The California Supreme Court’s long-awaited decision last Thursday in the case of Steiner v. Thexton has come as somewhat of a surprise and will likely result in changes to the way the parties to a real estate contract address certain due diligence obligations. It has been common practice for the buyer in a real estate contract to have the right to investigate a property for a stated period of time, with an almost unfettered right to terminate the contract in the event the buyer is dissatisfied. Few, if any, thought that this would also give the seller the right to terminate the agreement during the buyer’s inspection period. However, that is exactly what happened until the California Supreme Court overruled the lower court’s opinion last week.
Martin Steiner, a real estate developer, approached Paul Thexton in 2003 about purchasing ten acres of a 12.29-acre parcel of land located in Sacramento County. In order to consummate the purchase, the property would have to be subdivided so that Thexton could retain approximately two acres. The parties agreed that Thexton would sell Steiner the ten acres if Steiner obtained the parcel map and any other approvals or permits. Importantly, Thexton purportedly rejected an offer from a different party for $250,000 more because that buyer wanted Thexton to process the parcel map. Steiner and Thexton signed a “Real Estate Purchase Contract,” giving Steiner three years to obtain the approvals or terminate the agreement. During the following year, Steiner expended approximately $60,000 in processing the parcel map. During this time, Steiner still retained the right, at his “absolute and sole discretion,” to terminate the contract. In the late summer of 2004, almost a year after the parties signed the contract, and after Steiner had expended substantial time and money pursuing the approvals, Thexton cancelled escrow and told Steiner that he no longer wanted to sell the property. Steiner then sued for specific performance, trying to force Thexton to sell the property to him.
The trial court held that Steiner could not enforce the agreement with Thexton because it deemed the Real Estate Purchase Contract to be an “unenforceable option.” Steiner appealed to the California Court of Appeals and lost. He then appealed to the California Supreme Court.
The California Supreme Court addressed the case as a two-part issue. First, the Court found that the contract signed by Steiner and Thexton was an “option” contract rather than a purchase agreement because Steiner could back out at any time. Second, the Court found that, although there was not sufficient consideration to make the contract enforceable at the time the contract was signed, Steiner’s actions in obtaining the approvals and spending $60,000, benefitted the Seller by splitting off the two acres. Therefore, those actions constitute part-performance, rendering the option irrevocable such that Thexton could not terminate the contract.
In holding that the Real Estate Purchase Contract was an “option” agreement, the Court reasoned that the agreement contained the “classic feature[s] of an option” because the contract required Thexton to hold open an offer to sell the property at a fixed price for a fixed period of time and because Steiner had the right to “terminate at any time for any reason.” The Court distinguishes this situation, where Steiner could terminate the agreement even if all the contingencies were satisfied, with a real estate contract where termination is permitted only if a contingency fails. The Court found in this case that the “unfettered power to withdraw at any time for any reason” overrode any other obligations that Steiner might have had to expeditiously pursue the approvals.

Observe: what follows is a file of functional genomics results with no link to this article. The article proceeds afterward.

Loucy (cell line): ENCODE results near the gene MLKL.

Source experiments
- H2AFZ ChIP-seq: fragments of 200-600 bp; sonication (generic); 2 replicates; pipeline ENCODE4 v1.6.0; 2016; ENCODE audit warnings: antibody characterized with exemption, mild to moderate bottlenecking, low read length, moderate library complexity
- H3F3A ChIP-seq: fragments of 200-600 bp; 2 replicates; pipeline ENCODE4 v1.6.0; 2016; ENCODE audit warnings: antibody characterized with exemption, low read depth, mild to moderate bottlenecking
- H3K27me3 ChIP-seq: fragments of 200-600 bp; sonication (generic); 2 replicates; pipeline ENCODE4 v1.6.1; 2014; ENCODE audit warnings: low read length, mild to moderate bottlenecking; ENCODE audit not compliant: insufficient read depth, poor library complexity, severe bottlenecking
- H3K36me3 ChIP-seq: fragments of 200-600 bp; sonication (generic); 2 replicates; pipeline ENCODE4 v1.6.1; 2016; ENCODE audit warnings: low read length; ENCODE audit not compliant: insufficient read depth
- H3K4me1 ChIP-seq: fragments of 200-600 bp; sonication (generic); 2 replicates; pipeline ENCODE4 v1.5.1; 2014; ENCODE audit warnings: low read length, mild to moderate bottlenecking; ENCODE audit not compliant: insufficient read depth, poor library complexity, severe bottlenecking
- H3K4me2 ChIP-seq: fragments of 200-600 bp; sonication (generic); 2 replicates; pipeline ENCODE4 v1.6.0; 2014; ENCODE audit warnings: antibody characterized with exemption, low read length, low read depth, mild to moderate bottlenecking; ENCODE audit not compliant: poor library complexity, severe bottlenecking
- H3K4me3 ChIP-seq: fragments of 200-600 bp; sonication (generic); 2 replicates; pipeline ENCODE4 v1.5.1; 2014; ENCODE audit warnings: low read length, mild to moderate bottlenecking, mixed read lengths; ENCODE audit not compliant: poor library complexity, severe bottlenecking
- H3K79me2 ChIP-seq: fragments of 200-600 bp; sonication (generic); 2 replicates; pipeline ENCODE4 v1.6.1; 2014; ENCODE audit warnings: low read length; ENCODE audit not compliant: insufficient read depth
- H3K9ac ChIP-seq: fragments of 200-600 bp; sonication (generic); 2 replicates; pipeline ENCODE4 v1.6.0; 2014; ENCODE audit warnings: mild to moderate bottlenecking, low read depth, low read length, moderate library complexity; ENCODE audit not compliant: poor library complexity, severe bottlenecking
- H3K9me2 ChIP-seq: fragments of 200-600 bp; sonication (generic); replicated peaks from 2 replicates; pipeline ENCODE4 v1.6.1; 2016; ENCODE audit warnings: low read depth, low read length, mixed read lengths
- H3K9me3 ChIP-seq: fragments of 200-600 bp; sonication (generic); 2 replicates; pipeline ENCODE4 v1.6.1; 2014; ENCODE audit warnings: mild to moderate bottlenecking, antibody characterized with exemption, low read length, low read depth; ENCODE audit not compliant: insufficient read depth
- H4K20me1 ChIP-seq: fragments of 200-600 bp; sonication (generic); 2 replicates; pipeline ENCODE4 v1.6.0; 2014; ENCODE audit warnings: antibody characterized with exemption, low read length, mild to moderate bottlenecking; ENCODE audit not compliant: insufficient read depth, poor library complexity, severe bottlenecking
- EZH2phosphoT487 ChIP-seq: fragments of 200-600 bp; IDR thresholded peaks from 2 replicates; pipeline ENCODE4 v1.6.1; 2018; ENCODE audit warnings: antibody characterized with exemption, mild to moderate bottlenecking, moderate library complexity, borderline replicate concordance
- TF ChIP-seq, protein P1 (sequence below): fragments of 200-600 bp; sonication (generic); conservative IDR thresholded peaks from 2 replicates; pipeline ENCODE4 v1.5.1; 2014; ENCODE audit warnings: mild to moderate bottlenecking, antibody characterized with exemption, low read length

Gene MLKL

Since the Court found that the contract was an “option” agreement, it could be terminated by either party unless there was some consideration paid by the buyer that would render it irrevocable by the seller. In this case, Steiner was rescued by the fact that he had expended substantial time and effort in obtaining the parcel split, conferring sufficient benefit on the buyer to render the option irrevocable. Importantly, this benefit was found by the Court to be a benefit that the seller had bargained for when the contract was negotiated since there was evidence that he was willing to accept a lesser purchase price if the buyer performed the entitlement work. The Court did not definitively state what it would have held if the seller had changed his mind before Steiner had performed any work or expended any money on obtaining approvals or if the work that had been done was not something that the seller had bargained for during contract negotiations. In all li kelihood, applying the Court’s reasoning, this would have resulted in the seller walking away without liability to the buyer.
Avoiding the results of the Steiner in the future will require a fact specific approach to negotiating and preparing the purchase agreement so that sufficient consideration is well documented. In all likelihood, however, we will continue to see the “irrevocable consideration” language in all future purchase contracts until the Court further clarifies the situation. If you have questions regarding this case, please contact Heather Johnston in our Real Estate Transactions Department.